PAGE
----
- Declaring a disaster
- Contacting third-party vendors
- Reporting to management
- Reporting and liaising with press and customers
- Crisis management and disaster recovery
Current IT Inventory
The inventory must contain current information about all hardware, software, and third-party assets necessary for business operations. Most DRPs divide these into three categories:
- Business critical assets that are essential for business operations
- Important assets that the business uses daily and the loss of which will prevent normal operations
- Unimportant assets that the business uses infrequently
Disaster recovery strategies should focus on critical assets first, followed by important and unimportant assets.
This section should cover how the business manages the backup of every data resource. It should detail where and how backups occur and recovery strategies for each resource.
Adequate preparation and backup strategies can help businesses recover from disasters more effectively, as much of the hard work is already done. You can perform these backups in-house or outsource them as part of a package of managed services by Herrod Technologies for added peace of mind.
While the backup section focuses on mitigating the effects of a disaster before it happens, this section looks at what steps the organization should take during a disaster. These typically include:
- Last-minute backup strategies
- Mitigation procedures
- Damage limitation
- Eradication of threats
Disaster Recovery Sites
The DRP must outline where the company stores its assets and if/where it will move assets during a disaster. These sites include:
- Hot sites: These contain all of the IT infrastructure, equipment, personnel, and data backups to immediately restore business operations.
- Warm sites: These contain enough resources to run business-critical systems but cannot restore all business operations.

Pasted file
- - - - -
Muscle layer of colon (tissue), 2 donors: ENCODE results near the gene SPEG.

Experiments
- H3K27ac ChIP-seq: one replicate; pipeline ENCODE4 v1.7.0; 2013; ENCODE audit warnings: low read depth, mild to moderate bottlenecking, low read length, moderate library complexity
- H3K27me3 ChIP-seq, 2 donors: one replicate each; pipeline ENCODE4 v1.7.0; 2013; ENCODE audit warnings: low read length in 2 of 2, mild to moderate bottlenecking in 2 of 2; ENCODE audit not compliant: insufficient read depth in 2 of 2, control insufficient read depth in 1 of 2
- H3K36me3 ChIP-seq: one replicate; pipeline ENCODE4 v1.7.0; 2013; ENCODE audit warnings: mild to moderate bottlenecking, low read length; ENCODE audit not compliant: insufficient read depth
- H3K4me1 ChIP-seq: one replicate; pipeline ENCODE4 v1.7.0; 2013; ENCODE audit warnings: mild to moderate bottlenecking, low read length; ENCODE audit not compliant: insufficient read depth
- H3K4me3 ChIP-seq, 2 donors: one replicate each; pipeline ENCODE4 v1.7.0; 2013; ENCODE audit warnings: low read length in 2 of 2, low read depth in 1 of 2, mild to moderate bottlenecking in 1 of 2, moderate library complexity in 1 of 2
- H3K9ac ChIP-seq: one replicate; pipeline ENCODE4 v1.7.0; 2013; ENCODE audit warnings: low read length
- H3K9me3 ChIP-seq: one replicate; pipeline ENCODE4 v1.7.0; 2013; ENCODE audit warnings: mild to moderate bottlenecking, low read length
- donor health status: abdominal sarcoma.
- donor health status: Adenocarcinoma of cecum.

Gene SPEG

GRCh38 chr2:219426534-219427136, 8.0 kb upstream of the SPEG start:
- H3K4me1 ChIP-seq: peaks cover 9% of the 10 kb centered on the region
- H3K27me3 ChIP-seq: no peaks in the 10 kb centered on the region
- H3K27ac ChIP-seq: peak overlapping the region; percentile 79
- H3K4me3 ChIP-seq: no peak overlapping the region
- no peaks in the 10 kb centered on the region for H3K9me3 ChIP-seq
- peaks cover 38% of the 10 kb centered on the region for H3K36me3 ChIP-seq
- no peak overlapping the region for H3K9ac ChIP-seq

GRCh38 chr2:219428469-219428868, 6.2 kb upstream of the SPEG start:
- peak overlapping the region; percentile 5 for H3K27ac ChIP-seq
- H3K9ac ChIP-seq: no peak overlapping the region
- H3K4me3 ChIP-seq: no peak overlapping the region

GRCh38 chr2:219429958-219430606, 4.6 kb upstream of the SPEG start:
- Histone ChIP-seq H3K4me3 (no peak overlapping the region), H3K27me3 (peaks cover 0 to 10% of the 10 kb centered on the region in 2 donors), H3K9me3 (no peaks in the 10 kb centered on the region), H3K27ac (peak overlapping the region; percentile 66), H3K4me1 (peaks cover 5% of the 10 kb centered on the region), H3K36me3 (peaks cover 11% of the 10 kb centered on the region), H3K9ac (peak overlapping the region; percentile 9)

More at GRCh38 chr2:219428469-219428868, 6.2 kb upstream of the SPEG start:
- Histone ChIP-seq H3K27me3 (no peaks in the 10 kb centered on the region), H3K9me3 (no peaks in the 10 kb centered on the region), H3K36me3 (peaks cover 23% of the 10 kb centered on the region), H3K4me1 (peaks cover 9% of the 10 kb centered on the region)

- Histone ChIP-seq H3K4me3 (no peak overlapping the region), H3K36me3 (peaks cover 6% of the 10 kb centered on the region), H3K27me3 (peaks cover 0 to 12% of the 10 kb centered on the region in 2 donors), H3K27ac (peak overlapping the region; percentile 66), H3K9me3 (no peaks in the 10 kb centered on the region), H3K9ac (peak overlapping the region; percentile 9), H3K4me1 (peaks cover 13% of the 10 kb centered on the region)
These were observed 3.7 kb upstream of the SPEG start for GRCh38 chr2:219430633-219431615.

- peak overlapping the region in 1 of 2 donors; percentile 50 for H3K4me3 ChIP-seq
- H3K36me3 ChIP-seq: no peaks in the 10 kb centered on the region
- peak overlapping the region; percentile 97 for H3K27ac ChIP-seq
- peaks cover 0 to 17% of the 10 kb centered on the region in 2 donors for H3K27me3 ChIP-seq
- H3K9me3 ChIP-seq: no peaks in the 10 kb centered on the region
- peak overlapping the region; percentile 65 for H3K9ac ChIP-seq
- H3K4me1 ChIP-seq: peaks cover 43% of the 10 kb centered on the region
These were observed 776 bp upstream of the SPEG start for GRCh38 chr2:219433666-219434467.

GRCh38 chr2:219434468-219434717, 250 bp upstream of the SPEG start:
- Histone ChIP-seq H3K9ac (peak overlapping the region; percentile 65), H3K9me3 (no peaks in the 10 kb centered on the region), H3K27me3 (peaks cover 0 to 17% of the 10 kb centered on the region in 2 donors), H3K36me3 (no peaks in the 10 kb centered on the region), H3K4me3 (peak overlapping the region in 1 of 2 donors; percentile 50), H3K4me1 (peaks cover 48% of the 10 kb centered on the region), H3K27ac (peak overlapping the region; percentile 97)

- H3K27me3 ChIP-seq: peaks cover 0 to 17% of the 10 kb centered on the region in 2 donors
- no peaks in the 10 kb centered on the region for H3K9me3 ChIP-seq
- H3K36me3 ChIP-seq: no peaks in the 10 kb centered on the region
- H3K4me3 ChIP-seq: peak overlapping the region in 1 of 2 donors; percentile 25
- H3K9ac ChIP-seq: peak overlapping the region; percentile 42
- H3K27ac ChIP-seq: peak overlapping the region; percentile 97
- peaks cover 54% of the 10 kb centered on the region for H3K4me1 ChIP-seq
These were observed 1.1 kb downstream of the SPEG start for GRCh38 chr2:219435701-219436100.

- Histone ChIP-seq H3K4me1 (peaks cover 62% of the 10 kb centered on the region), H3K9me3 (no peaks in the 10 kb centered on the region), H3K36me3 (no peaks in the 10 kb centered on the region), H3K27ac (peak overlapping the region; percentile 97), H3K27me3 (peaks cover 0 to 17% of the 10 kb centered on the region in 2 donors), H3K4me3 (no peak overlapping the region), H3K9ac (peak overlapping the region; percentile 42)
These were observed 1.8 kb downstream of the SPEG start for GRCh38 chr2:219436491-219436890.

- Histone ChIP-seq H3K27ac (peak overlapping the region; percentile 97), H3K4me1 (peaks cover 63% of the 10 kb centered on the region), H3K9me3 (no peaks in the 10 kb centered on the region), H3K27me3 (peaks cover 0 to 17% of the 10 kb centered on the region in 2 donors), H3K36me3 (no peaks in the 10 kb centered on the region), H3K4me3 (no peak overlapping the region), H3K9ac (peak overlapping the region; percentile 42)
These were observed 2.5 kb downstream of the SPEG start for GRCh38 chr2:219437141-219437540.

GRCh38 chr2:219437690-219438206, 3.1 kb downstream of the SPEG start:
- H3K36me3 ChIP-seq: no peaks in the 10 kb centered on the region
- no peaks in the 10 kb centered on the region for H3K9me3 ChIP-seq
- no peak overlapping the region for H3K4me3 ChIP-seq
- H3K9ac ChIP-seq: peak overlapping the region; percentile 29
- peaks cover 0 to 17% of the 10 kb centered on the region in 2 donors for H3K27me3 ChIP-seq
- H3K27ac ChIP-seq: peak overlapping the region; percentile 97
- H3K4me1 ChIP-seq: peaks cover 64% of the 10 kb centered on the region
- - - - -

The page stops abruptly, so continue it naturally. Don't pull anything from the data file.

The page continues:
- Cold sites: Generally, data stores that cannot run business systems without downtime.
Sensitive Data Identification
Sensitive data includes information such as personally identifiable information, credit card holder information, intellectual property, and other information that can harm a business if mishandled.
As part of compliance with privacy regulations, businesses must have a section dedicated to how the company handles this data during normal operations and disasters. The DRP must include who has access to the data, specialized backup procedures, and potential ways disasters can affect this information.
Steps in Disaster Recovery Plan Development
While every organization is different and faces unique risks and challenges, drawing up a disaster recovery plan usually follows a set path of the following steps:
- Risk assessment
- Critical needs evaluation
- Setting disaster plan recovery objectives, including RPOs and RTOs
- Collection of vital information such as backup schedules, inventories, and personnel roles and responsibilities
- Drafting of procedures for system restoration or recovery
- Testing and revision
Now that you understand the importance of disaster recovery for businesses, it’s time to develop your disaster recovery strategies. Our Herrod Technology team has extensive experience helping businesses prepare for the worst, and we’re ready to do the same for you. Schedule a consultation call and discover how our services can keep your business safe.